With Treasury yields regaining ground as market volatility dissipates and inflation expectations rise, rate-hedged bond exchange traded funds are beginning to outperform.

The yield on benchmark 10-year Treasuries are back to 1.92% Monday, compared to a low of 1.567% in mid-February. Treasuries continued to slip Monday as yields pushed higher after two Federal Reserve officials revealed bullish projections on inflation, reports Caren Brettell for Reuters. Higher inflation makes fixed-income assets less attractive due to their lower real yield, or yield after inflation.

Richmond Fed President Jeffrey Lacker argued that inflation will likely accelerate in the coming years and move toward the Federal Reserve’s 2% target. San Francisco Fed President John Williams also told Market News International that he would push for another interest rate hike as early as the April meeting, citing “very encouraging” inflation rates.

Consequently, as Treasury yields rose, zero-duration or interest-rate-hedged ETFs that try to negate the negative effects of higher rates have done their job and outperformed the non-hedged bond funds.

For instance, over the past month, the iShares Interest Rate Hedged Corporate Bond ETF (NYSEArca: LQDH) rose 3.9%, Deutsche X-trackers Investment Grade Bond – Interest Rate Hedged ETF (NYSEArca: IGIH) gained 3.9% and ProShares Investment Grade-Interest Rate Hedged ETF (BATS: IGHG) increased 4.5%. Meanwhile, the widely observed iShares iBoxx $ Investment Grade Corporate Bond ETF (NYESArca: LQD) added 3.1%.

These new types of  zero duration or negative duration ETFs hold long-term bonds, but they will take short positions in Treasuries or Treasury futures contracts to hedge against potential losses if interest rates rise. The short positions would essentially diminish the funds’ duration – a measure of sensitivity of the price of a fixed-income asset to changes in interest rate risks, so a low duration would translate to a smaller sensitivity to shifting rates. Moreover, as yields have been inching higher and Treasury bond prices fell over recent weeks, the short Treasury positions helped bolster returns in the rate-hedged bond ETFs.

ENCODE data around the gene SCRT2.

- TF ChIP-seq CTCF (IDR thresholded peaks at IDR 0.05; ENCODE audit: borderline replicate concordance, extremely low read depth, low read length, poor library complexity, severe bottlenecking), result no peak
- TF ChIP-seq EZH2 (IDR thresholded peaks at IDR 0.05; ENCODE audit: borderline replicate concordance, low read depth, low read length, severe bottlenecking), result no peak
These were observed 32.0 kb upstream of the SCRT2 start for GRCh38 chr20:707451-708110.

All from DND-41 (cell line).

LQDH has an effective duration of 0.79 years – a 1% rise in interest rates would only translate to about a 0.79% decline in the fund’s price – and a 3.42% 30-day SEC yield. IGHG has a -0.10 year duration and a 3.93% 30-day SEC yield. In contrast, LQD has a 8.25 year duration and a 3.51% 30-day SEC yield.

However, potential investors should be aware that since these bond funds hold short Treasury positions, the rate-hedged ETFs may underperform non-hedged bond ETFs if Treasury yields fall and Treasuries begin to rebound.